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The latest developments on COVID-19 in Canada


The latest news on the COVID-19 global pandemic (all times Eastern):

10:50 p.m.

A local public health unit is reporting Ontario's sixth COVID-19-related death.

The Haliburton, Kawartha, Pine Ridge District Health Unit says a man in his 80s died this afternoon.

The unit says he had no recent travel history, suggesting there is community transmission in the region.

The man's death was the third reported in Ontario on Sunday alone.


10:20 p.m.

Yukon's chief medical health officer says the territory has its first two cases of COVID-19.

Dr. Brendan Hanley says a couple from Whitehorse who attended a conference in the U.S. were tested upon their return.

He says they had both been self-isolating since they returned.

Hanley says the cases do not change the risk of becoming ill with the virus in the territory.


9:30 p.m.

Canada won't be at the Tokyo Olympics this summer.

The Canadian Olympic Committee has sent out a statement saying it won't send a team to Tokyo unless the Games, which are scheduled to start on July 24, are pushed back by a year.

The COC's statement comes amid a chorus of criticism aimed at the International Olympic Committee's response to the COVID-19 pandemic.


9:06 p.m.

The federal government is starting a $30-million national ad campaign to advise Canadians about the steps each person can take to help prevent the spread of the deadly COVID-19 virus.

The ads - two in English and two in French - feature Canada's chief public health officer Dr. Theresa Tam, urging Canadians to keep their distance from one another and to practice good personal hygiene.

The 15-second ads are to begin airing Monday on television, radio and in print and will run until at least the end of April.


8:25 p.m.

The Manitoba government says a Winnipeg man in his 40s likely has COVID-19, bringing the total number of cases in the province to 20.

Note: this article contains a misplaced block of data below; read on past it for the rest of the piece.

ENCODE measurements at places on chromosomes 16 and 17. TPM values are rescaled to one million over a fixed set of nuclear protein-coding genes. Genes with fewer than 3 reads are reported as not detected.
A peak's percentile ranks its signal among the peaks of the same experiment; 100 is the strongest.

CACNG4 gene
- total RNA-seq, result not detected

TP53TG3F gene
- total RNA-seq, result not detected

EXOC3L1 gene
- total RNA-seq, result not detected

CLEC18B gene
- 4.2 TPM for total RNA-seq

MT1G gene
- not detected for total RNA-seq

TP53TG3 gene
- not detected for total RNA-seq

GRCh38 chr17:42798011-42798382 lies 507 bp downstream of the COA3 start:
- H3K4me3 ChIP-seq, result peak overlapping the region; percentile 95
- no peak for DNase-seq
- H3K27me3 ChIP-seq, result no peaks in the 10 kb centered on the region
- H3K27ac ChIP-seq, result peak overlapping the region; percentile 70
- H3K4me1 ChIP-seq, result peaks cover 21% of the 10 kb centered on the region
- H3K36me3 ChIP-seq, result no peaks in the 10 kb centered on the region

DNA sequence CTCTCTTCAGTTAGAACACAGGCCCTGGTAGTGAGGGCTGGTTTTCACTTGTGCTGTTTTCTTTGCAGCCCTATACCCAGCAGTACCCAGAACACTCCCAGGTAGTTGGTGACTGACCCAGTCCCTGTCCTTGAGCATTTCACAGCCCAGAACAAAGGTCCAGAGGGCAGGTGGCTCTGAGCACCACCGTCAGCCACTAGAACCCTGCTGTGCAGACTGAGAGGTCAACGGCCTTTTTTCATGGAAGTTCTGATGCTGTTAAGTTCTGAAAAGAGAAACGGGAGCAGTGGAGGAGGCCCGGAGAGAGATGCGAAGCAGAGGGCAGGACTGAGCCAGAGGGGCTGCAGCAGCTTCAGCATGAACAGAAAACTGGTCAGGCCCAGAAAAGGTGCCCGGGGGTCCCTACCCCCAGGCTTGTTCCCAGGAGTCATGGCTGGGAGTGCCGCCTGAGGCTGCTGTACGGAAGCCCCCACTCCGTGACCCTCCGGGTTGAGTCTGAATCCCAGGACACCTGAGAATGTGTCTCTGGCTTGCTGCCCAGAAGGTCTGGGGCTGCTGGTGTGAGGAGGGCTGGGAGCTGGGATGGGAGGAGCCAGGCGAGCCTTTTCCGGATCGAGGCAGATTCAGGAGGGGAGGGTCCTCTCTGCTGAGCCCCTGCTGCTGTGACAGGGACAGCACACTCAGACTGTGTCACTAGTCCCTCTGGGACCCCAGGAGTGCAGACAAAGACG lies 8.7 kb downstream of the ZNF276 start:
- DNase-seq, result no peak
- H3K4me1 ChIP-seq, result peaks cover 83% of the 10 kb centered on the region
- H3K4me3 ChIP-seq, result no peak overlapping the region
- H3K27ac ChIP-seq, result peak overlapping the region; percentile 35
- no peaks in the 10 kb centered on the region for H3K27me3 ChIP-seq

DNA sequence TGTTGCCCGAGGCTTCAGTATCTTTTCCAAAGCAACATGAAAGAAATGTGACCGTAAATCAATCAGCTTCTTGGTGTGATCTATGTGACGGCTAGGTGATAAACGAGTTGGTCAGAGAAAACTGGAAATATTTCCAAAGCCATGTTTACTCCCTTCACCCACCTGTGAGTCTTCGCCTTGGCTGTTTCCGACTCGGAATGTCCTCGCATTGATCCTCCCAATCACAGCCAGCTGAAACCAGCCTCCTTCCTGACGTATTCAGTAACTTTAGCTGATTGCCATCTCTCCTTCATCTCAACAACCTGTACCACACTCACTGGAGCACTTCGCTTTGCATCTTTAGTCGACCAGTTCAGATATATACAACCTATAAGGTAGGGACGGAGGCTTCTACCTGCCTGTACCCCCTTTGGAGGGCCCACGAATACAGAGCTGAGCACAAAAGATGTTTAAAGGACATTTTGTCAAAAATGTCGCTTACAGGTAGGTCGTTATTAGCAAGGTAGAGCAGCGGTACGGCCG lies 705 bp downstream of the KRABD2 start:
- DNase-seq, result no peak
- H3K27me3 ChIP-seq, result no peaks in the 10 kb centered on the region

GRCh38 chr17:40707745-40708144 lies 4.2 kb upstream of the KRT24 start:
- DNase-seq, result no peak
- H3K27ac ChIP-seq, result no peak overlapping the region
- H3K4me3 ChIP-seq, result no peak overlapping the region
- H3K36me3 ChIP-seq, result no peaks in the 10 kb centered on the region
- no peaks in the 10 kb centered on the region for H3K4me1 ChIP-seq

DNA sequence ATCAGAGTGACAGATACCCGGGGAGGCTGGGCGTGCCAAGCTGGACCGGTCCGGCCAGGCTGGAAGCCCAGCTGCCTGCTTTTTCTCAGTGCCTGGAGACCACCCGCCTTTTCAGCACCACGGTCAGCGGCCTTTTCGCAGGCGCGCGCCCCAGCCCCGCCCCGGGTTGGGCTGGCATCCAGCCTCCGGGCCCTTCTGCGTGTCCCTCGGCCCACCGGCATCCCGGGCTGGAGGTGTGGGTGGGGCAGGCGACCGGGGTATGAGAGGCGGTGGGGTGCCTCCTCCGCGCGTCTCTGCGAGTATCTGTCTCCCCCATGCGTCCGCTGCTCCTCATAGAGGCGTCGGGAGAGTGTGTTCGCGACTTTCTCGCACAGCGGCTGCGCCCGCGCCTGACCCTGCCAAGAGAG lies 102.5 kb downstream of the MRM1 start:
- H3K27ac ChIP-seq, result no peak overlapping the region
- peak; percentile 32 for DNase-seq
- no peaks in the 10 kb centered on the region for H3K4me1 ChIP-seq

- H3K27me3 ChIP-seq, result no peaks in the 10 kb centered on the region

Nine of those cases are presumptive, 11 are confirmed.

The province says the public health investigation indicates the case is related to travel.


7 p.m.

Ontario's education minister says he's working to keep coursework going should the COVID-19 pandemic mean schools can't reopen on April 6 as planned.

Stephen Lecce made the announcement in an open letter to parents.

He says no student's graduation will be affected by the pandemic.


6:35 p.m.

Ontario is closing its drive test centres due to the COVID-19 pandemic.

The province says the closures take effect tomorrow and will continue until further notice.

It says those who currently have a driver's license will not lose it, and those with pending tests won't lose their test fees or have to pay a penalty.


6:30 p.m.

Alberta says it has 33 new confirmed cases of COVID-19 since Saturday, bringing its provincial total to 259.

Of these cases, 18 are currently hospitalized, up seven people from Saturday, and one additional patient is in intensive care for a total of seven.

The province says there have been no further deaths since it announced on Thursday that a man his 60s and with underlying health conditions had died of COVID-19.


5:40 p.m.

Ontario is reporting a fifth death related to COVID-19.

The province says a woman her 70s in York Region, north of Toronto, who had recently travelled, has died.

Earlier in the day, Toronto Public Health announced the fourth patient to die in the province was a man in his 70s who was diagnosed with the virus after returning from the U.K.

The public health unit says he died on Saturday.


5:15 p.m.

Labatt Breweries says it's about to start making something with a far higher proof: hand sanitizer.